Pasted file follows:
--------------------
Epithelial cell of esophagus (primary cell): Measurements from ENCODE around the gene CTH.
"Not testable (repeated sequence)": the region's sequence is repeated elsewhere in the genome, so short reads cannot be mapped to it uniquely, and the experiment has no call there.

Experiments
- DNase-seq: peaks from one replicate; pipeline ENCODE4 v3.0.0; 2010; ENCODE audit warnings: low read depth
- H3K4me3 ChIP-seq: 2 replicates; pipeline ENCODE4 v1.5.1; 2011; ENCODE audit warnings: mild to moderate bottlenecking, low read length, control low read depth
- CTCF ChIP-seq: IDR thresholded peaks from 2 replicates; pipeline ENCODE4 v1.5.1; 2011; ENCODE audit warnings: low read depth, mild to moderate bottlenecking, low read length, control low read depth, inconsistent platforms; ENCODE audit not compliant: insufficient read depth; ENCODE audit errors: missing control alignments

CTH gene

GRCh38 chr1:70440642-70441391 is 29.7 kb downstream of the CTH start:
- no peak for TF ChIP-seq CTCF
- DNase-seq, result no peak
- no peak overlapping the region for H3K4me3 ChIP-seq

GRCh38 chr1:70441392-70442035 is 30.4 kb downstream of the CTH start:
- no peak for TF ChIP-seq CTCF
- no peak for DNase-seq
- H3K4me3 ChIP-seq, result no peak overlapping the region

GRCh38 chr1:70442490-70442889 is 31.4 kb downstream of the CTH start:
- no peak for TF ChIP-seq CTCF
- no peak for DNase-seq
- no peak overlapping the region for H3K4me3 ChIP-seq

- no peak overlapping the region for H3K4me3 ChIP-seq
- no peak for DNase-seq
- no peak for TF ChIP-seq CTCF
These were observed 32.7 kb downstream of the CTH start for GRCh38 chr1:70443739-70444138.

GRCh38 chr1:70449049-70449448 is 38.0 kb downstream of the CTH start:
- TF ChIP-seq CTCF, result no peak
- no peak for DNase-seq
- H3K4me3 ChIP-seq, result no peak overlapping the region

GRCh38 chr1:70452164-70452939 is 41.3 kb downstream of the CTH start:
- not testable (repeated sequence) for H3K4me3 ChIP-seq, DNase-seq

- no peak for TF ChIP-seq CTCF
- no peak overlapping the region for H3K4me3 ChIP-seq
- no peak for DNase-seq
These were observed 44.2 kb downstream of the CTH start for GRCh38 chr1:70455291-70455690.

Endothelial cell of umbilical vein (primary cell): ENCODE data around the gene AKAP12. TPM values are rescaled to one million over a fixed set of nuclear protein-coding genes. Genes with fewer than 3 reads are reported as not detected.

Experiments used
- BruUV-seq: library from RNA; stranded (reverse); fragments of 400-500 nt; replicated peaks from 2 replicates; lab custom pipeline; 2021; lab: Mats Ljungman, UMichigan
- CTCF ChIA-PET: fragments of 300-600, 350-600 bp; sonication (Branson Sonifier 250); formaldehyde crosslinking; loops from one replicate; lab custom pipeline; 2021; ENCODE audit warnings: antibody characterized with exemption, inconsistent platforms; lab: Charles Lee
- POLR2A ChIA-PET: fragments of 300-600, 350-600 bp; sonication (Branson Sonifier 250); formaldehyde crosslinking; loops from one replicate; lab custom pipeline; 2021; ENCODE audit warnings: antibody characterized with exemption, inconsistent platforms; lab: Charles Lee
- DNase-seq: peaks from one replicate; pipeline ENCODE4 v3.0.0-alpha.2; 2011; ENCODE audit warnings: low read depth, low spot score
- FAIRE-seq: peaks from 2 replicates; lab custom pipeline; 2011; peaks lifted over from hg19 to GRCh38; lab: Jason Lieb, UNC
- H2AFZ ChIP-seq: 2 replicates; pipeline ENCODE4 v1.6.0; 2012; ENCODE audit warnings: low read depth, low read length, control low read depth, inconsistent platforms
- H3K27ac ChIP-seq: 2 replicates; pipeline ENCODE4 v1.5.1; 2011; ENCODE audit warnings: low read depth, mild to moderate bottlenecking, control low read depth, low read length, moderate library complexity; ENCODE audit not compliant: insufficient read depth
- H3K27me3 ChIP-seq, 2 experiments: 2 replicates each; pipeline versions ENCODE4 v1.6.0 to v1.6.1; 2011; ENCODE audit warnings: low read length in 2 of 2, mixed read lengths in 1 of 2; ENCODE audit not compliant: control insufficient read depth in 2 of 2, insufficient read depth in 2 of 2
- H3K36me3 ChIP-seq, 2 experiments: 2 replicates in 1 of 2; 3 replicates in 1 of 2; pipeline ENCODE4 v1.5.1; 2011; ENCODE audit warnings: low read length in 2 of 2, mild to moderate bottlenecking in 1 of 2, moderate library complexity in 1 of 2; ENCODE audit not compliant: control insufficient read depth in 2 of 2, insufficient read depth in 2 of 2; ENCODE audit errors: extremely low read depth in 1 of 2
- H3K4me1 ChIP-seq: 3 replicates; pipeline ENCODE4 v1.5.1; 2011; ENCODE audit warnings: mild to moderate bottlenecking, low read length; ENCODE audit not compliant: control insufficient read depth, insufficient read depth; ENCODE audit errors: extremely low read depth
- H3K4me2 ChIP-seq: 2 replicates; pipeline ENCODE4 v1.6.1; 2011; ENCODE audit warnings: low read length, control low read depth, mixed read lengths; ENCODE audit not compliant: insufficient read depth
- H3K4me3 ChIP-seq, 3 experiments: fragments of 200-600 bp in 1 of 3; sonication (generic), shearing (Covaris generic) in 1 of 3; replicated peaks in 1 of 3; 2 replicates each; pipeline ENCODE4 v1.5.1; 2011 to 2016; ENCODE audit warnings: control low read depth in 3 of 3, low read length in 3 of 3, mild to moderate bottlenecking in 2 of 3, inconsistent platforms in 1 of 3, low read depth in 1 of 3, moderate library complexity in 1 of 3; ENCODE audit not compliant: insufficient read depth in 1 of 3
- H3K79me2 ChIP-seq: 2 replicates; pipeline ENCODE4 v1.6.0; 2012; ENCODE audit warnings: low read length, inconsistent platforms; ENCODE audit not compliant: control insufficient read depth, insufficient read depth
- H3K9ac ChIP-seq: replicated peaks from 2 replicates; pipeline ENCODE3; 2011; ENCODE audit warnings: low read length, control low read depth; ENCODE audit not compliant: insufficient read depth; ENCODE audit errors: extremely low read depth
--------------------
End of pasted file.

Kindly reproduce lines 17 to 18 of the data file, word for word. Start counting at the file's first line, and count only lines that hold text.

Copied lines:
- no peak for TF ChIP-seq CTCF
- no peak for DNase-seq